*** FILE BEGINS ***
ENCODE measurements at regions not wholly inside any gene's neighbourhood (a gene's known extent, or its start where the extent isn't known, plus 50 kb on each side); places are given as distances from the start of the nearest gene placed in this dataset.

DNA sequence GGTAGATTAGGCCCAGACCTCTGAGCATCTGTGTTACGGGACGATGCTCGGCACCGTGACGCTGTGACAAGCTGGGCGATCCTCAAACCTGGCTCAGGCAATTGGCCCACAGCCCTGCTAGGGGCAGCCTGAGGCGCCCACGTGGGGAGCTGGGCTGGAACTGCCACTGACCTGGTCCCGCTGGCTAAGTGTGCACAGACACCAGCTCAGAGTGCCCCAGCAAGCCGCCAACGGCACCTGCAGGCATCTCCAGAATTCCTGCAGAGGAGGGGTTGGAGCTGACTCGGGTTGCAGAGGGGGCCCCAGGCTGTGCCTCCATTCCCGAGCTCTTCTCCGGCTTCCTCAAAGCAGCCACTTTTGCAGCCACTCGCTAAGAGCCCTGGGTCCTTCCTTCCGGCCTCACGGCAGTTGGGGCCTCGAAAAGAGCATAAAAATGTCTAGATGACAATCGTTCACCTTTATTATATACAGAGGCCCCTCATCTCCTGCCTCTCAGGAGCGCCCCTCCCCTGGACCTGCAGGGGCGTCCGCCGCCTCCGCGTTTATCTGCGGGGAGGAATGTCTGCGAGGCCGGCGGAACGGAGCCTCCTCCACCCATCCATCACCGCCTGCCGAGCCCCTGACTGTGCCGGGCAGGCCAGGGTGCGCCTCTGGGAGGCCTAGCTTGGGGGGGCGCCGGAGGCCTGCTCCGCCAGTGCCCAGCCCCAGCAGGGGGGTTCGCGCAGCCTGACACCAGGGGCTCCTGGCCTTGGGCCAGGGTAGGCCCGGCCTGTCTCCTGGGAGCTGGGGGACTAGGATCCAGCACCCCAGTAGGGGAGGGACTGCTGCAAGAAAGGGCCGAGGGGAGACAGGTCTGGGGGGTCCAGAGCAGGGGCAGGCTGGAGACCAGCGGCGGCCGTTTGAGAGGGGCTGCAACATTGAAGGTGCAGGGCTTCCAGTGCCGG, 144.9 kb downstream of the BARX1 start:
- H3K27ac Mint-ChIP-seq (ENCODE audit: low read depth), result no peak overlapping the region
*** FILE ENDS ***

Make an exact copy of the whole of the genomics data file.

ENCODE measurements at regions not wholly inside any gene's neighbourhood (a gene's known extent, or its start where the extent isn't known, plus 50 kb on each side); places are given as distances from the start of the nearest gene placed in this dataset.

DNA sequence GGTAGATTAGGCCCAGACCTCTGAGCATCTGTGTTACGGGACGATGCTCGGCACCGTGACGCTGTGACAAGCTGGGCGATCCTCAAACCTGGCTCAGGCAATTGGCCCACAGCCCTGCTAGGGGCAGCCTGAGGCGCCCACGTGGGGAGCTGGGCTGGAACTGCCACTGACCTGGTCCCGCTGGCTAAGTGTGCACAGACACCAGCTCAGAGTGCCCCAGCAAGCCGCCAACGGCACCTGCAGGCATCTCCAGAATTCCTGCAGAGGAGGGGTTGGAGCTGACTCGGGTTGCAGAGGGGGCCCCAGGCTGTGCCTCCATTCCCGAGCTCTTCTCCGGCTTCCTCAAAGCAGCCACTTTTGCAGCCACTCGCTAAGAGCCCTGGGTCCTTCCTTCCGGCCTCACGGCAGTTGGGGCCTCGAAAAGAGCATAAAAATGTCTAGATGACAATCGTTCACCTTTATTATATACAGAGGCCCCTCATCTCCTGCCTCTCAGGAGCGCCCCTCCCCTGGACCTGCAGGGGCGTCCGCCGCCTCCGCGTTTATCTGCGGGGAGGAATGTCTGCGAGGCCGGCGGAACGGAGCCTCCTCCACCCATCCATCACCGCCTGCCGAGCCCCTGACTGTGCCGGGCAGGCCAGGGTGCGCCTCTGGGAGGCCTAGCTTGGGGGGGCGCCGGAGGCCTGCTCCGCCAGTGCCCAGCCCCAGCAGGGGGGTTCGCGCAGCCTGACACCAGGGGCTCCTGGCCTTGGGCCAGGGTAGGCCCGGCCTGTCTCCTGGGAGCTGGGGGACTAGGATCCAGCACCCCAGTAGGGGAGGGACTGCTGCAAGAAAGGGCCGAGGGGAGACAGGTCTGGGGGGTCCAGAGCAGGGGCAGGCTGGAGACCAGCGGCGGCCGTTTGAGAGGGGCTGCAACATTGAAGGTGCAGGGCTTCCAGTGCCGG, 144.9 kb downstream of the BARX1 start:
- H3K27ac Mint-ChIP-seq (ENCODE audit: low read depth), result no peak overlapping the region